5

I was wondering how to properly use LaTeX3 strings. Consider the following code:

\documentclass{article}
\usepackage{expl3}
\begin{document}
\ExplSyntaxOn
\tl_new:N \l_foo
\tl_set:Nn \l_foo {\"a}
\str_new:N \l_bar
\str_set:Nn \l_bar {\"a}
foo = \tl_use:N \l_foo \\
bar = \str_use:N \l_bar
\ExplSyntaxOff
\end{document}

I expected to get the following output

foo=ä
bar=ä

but actually I get the following

foo=ä
bar=“”a

Do I have to treat an umlaut somewhat special in a LaTeX3 string? Beside that what is the recommendation when to use a str and when to use a tl? Are there any benefits from one or the other? My background is, that I'm developing a package where some variables are left to the user in order to customize the output.

  • 1
    In strings all tokens have catcode 12 (space 10), so the backslash doesn't start a command and you are simply seeing the output of "\char92 \char34 \char 97" as backslash has the ascii position 92. – Ulrike Fischer Mar 12 '16 at 13:03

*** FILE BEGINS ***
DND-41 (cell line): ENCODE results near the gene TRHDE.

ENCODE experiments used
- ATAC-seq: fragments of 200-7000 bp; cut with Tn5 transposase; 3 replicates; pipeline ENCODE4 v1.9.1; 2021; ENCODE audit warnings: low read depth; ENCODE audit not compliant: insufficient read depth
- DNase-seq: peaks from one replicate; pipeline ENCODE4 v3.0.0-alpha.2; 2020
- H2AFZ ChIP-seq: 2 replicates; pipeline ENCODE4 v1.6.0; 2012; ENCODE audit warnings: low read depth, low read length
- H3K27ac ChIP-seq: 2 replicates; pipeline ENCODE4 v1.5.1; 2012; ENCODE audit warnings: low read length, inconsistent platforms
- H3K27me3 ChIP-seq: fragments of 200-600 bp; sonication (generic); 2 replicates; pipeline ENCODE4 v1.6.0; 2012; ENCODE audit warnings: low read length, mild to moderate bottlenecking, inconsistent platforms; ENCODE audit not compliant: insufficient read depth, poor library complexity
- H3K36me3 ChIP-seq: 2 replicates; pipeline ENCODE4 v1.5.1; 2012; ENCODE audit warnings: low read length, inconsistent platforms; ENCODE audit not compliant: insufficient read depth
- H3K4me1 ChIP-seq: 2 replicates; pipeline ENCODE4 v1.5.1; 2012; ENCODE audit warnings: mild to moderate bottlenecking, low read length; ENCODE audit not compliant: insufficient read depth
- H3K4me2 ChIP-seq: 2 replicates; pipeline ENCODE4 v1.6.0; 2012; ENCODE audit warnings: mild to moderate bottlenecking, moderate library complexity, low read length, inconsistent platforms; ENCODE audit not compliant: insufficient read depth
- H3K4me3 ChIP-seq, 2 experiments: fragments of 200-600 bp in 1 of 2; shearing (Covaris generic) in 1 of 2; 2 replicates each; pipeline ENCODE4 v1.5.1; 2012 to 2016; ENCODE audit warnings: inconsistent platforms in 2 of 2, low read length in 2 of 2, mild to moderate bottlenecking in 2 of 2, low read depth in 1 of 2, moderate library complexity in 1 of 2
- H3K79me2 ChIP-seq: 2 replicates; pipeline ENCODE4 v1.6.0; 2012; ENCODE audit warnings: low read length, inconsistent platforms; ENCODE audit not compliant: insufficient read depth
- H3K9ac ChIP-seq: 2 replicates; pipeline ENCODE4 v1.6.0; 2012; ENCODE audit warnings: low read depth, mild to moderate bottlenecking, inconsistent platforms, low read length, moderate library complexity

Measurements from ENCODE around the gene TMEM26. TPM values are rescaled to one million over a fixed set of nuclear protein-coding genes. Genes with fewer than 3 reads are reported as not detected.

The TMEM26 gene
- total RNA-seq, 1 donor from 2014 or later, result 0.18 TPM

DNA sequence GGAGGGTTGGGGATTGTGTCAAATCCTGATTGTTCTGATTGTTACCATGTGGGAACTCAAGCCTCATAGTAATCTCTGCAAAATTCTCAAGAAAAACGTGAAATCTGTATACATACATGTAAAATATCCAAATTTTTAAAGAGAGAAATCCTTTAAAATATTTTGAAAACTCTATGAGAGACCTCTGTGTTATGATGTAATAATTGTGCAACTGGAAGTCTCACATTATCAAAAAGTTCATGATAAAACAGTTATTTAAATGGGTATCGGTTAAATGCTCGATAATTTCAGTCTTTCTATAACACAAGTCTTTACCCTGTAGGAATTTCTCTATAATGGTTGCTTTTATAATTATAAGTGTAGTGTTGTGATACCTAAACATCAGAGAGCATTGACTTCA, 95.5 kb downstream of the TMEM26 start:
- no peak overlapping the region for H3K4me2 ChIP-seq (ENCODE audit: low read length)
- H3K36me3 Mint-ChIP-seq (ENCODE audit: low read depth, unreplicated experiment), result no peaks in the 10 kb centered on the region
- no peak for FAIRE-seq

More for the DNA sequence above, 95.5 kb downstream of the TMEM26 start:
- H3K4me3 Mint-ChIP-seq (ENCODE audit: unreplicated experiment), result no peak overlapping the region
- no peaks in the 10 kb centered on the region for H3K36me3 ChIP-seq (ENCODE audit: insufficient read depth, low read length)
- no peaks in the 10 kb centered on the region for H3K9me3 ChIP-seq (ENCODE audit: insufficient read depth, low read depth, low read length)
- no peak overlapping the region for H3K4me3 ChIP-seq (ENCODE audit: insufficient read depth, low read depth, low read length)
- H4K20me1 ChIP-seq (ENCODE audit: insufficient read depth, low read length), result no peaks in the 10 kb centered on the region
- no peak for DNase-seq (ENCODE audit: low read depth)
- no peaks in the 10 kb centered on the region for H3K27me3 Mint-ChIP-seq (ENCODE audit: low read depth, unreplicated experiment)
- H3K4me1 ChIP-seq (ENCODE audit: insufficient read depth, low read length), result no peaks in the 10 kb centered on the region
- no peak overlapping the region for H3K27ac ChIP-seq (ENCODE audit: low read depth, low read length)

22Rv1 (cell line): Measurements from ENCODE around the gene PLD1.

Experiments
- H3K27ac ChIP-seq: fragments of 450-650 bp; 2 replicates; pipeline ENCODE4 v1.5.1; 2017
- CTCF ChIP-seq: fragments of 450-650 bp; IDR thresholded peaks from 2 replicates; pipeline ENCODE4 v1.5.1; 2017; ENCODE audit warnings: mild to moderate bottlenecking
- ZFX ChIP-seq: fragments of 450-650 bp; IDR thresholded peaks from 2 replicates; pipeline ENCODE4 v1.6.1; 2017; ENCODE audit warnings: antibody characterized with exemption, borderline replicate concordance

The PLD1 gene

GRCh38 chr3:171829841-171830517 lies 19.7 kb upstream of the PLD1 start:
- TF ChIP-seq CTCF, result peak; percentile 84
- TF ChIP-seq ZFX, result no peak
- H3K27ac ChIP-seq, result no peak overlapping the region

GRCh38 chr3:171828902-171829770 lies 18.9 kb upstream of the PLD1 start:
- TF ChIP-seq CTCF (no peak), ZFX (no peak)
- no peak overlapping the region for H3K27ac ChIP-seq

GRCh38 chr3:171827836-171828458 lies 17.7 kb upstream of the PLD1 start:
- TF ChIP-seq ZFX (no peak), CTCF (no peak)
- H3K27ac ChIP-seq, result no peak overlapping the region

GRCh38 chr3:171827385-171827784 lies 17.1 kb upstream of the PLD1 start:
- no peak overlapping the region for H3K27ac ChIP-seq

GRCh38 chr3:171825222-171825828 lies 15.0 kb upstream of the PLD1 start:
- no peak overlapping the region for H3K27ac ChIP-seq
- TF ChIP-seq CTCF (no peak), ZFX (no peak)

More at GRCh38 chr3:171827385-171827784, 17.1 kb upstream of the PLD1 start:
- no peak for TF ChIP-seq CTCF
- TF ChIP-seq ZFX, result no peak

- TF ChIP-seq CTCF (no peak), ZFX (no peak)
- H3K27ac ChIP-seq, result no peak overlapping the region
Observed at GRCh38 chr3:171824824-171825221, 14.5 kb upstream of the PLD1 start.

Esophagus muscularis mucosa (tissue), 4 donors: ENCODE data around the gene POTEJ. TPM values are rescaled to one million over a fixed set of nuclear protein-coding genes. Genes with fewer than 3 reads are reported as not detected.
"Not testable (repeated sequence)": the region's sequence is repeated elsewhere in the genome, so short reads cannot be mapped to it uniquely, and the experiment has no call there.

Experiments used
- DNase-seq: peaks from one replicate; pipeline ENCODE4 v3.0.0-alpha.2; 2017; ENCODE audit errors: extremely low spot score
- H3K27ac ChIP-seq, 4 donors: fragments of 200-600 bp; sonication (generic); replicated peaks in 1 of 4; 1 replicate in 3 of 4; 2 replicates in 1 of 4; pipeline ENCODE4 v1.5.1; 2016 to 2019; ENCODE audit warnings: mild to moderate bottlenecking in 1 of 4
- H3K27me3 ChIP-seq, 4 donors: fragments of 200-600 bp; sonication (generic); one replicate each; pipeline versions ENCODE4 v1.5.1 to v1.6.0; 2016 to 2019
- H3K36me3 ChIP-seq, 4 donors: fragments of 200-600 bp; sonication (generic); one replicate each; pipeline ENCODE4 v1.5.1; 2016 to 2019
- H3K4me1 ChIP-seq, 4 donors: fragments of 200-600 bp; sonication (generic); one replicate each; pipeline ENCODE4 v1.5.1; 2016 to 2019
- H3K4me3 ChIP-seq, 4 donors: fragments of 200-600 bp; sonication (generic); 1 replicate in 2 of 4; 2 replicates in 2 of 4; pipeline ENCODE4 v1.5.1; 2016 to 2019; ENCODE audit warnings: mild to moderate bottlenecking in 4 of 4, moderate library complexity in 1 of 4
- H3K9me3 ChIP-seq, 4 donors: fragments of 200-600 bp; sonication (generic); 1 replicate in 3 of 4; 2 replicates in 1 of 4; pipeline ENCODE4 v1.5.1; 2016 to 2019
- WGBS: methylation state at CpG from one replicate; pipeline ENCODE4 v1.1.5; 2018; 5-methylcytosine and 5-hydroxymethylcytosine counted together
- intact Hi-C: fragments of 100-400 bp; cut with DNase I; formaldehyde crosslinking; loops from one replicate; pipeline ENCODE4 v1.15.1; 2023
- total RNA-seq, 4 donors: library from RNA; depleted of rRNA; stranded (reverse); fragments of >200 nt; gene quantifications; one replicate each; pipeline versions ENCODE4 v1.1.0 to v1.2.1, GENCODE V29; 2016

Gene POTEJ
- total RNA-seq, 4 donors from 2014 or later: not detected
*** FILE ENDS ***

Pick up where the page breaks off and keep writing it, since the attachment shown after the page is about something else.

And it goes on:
7

In TeX, and thus in expl3, a string has a very specific meaning. A string is a collection of tokens where spaces (character code 32) are of category space (category code 10), and all other tokens are of category 'other' (category code 12). This is a special case of the more general concept of a token list, which is a collection of tokens of arbitrary category codes.

We have both a tl and a str data type in expl3 as the latter is useful for 'flagging up' programmatic uses where string values are important. However, at a technical level there is no reason these couldn't be called tls. For storing text for typesetting you always want to preserve meaning, so str would be inappropriate: you want tl.

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